Release Date: March 12th, 2012 [NA]
Of course, like in any good eroge, his old childhood friend was there waiting for him. After coming home to the familiar, he's introduced to the wild world of rock and roll. From there, he's introduced to several other talented musicians who share Shouichi's passion for music. All together, Gondo, Kanade, Yayoi, Rimu, and Riho embark on an adventure that finds them starting a brand new band: Deardrops.
Deardrops is both a different beast than Kira Kira and most eroge in that it attempts to relate a tale that many of us could actually, realistically relate to. Who hasn't dreamt of pursuing an extravagant music-related career at some point in their life? The plight of Shouichi is explored in an entertaining yet respectful way, and by the end of the game his growth as a character is immediately evident. The visions of his painful past are still haunting him in many obvious ways, and without spoiling the story for new players, it's easy to see why. Amidst all the lighthearted performance storylines and the typical buildup to what will eventually culminate in the player's character route, there's actually quite a bit of juicy melodrama to wallow in, especially if you happen to pursue Kanade.
You'll likely have a tough decision to make there when it comes to which girl you want to pursue, as Riho and Kanade are excellent story paths that illustrate two separate personality types as well as hopes and dreams. Riho can always be counted on for tough love and straight-forward assessments of both musical prowess and usefulness as a person, and thus her route is one that instills quite a bit of tsundere, which is what I immediately gravitated toward. She and I aren't so different, after all. Kanade's adorable alright, but I found her route much less direct, though it did encompass most of the emotional impact I wasn't even expecting out of Deardrops.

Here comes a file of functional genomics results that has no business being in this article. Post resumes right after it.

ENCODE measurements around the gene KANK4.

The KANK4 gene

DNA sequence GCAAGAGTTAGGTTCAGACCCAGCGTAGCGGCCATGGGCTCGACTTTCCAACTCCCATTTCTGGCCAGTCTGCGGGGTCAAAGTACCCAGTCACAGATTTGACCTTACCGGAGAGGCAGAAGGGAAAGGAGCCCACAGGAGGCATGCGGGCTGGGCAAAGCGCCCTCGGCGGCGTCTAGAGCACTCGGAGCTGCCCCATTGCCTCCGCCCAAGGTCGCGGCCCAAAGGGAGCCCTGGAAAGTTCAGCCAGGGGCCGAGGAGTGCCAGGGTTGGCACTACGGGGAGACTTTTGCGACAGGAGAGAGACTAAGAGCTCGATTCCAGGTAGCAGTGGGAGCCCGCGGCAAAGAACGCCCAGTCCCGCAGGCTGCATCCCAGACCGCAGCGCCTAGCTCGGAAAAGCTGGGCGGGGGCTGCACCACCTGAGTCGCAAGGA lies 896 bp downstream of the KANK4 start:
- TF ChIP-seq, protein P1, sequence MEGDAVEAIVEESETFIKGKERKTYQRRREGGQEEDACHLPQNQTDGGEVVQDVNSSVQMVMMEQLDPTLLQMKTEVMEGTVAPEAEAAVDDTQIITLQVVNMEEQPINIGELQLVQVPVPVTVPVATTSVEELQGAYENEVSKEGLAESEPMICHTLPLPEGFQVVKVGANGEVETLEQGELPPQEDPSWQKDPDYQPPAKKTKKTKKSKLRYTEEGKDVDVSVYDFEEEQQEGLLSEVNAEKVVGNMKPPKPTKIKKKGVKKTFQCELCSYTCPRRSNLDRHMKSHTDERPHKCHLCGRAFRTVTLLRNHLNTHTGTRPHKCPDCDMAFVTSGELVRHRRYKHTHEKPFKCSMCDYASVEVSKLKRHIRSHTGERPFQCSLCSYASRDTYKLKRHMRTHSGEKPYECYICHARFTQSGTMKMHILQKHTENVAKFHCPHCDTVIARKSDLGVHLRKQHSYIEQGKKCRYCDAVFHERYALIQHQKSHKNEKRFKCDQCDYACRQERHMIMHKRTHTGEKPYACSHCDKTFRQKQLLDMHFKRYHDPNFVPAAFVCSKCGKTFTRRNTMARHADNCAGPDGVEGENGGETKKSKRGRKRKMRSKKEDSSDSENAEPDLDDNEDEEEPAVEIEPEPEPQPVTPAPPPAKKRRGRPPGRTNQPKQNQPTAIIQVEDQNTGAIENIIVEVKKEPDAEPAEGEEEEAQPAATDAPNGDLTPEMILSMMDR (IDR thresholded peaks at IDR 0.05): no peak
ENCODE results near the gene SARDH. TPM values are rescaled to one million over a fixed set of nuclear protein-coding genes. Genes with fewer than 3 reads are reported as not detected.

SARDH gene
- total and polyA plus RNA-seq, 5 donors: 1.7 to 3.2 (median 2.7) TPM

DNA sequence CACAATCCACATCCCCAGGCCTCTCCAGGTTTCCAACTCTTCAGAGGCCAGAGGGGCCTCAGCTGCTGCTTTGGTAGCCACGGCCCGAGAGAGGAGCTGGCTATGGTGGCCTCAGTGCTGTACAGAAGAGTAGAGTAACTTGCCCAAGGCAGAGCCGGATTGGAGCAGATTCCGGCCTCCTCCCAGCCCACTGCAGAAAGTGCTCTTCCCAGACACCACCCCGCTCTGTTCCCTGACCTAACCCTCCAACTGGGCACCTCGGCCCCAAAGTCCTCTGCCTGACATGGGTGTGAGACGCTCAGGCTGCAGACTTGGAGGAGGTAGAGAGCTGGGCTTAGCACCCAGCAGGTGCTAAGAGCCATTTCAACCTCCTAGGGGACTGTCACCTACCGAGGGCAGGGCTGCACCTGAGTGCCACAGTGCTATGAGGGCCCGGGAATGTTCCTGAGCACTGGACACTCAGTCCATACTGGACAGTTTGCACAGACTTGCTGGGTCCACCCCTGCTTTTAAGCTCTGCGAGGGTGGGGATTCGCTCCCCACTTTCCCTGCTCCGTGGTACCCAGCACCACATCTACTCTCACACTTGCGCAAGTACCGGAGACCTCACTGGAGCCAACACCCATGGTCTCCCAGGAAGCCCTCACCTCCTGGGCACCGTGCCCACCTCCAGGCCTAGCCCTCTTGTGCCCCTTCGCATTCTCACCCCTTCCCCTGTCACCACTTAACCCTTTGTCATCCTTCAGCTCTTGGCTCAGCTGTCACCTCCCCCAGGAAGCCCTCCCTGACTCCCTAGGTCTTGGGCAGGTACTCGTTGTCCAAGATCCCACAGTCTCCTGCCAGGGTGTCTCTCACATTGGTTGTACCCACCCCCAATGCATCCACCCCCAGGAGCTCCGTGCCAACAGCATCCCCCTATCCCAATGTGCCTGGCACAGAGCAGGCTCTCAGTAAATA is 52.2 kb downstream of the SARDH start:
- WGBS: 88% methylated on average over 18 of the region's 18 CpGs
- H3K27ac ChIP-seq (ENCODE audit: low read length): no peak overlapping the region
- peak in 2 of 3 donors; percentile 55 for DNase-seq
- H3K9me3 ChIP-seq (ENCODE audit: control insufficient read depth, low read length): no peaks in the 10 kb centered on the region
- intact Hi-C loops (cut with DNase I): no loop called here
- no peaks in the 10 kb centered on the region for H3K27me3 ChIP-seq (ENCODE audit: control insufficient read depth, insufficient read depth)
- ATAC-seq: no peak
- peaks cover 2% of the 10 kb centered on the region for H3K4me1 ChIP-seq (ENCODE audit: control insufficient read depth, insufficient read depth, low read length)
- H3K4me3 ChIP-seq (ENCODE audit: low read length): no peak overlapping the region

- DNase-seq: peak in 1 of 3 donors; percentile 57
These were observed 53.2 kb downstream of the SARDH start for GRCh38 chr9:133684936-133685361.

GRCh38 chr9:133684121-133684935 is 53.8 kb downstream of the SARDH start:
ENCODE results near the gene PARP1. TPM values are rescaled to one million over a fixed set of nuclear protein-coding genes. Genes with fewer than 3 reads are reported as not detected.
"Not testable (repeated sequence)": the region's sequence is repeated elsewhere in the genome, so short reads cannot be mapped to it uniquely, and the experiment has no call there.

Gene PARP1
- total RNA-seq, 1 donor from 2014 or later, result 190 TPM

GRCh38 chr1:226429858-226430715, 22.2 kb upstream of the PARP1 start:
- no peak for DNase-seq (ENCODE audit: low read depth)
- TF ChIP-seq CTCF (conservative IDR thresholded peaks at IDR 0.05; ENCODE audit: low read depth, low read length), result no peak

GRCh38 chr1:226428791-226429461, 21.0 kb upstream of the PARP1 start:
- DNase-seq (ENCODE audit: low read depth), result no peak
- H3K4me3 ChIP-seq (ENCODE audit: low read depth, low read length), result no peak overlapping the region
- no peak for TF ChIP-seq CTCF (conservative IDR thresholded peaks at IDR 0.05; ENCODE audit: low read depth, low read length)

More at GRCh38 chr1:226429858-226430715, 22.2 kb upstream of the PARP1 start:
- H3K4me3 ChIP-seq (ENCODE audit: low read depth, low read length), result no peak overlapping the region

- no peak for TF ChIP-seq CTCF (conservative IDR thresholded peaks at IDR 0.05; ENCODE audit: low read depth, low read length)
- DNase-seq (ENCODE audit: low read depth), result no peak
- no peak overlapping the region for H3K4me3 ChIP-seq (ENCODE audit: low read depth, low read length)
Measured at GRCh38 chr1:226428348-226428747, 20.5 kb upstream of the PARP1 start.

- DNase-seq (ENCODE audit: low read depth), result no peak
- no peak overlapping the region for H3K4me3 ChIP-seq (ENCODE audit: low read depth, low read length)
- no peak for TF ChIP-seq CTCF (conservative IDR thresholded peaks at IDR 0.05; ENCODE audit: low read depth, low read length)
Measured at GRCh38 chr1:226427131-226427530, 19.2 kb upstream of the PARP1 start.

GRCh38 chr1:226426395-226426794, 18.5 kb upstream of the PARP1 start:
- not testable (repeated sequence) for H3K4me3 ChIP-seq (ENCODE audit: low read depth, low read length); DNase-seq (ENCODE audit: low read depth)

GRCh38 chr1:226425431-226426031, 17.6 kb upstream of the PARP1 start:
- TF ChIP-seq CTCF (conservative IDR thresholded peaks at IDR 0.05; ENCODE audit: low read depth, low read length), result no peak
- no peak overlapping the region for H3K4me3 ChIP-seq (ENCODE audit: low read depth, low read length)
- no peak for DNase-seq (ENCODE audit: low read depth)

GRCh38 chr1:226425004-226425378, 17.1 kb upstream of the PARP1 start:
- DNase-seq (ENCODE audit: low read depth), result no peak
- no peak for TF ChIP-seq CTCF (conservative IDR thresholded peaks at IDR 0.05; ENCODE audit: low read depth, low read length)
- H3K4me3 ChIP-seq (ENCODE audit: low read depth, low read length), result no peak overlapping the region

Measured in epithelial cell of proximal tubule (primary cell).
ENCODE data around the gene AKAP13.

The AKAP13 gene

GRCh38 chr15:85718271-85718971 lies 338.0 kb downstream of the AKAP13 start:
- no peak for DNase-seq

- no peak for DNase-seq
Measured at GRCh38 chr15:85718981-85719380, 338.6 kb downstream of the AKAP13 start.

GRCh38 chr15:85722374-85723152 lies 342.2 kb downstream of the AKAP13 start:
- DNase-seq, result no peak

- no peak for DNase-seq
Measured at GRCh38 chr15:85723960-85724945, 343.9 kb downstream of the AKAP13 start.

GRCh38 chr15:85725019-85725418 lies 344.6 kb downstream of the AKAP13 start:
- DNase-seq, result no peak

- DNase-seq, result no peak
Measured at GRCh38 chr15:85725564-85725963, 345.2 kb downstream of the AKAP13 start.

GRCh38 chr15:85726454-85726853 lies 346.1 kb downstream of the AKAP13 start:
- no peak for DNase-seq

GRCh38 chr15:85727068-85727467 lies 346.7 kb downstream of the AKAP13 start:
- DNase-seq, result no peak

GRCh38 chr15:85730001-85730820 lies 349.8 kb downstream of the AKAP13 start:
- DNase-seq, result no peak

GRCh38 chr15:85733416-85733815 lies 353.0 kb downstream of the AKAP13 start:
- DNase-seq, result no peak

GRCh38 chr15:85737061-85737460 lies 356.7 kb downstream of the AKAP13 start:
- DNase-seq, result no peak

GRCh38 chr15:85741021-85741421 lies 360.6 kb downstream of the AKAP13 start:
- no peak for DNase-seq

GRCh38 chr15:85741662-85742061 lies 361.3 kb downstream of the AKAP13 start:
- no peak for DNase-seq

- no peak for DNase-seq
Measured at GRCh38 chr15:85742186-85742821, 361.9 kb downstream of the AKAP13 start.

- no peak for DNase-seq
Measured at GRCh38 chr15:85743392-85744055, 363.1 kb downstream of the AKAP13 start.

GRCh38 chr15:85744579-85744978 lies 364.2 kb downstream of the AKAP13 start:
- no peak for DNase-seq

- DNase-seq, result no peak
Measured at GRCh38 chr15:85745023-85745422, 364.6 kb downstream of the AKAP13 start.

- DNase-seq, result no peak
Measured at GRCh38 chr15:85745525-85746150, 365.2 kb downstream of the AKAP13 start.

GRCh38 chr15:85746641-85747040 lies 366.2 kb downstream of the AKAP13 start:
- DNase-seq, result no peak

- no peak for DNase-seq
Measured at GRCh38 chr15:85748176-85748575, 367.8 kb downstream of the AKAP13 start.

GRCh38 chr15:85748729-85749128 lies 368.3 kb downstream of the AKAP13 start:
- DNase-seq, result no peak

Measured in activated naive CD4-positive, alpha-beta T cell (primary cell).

It's unfortunate that the remaining character paths are nowhere near as engaging, and far less rewarding at that. Rimu and Yayoi are likeable enough, but you're barking up the wrong tree if you believe there's going to be any real payoff there in regard to Shouichi's plight. It's best to explore them on subsequent playthroughs.
The tone is equal parts playful and brooding at times, but Deardrops never forgets what it set out to do, and that' getting players rocking in their seats with the fledgling rock band. There's a pleasant, raw edge to the background music and featured in-game tracks, and many of them including, surprisingly enough, violin! Well, it shouldn't be that shocking, but despite Shouichi's talent with a violin, I wasn't expecting the instrument to show up so prominently within the live concert music.
It's clear that Overdrive put a lot of work into ensuring Deardrops was a worthy follow-up (even if only spiritual) to Kira Kira, and it's obvious from the quality of the character art, the infectiously catchy live concert songs, and the gripping (and obviously canon) romance between Shouichi and that special lady, which we won't spoil here. While a few moments of blandness and lackluster routes prevent it from absolute greatness, Deardrops is still a perfectly serviceable story in its own right, and a great addition to Overdrive's stable. Pick it up if you dug Kira Kira, too.
7 -- Good (7s are solid games that definitely have an audience. Might lack replay value, could be too short or there are some hard-to-ignore faults, but the experience is fun.)
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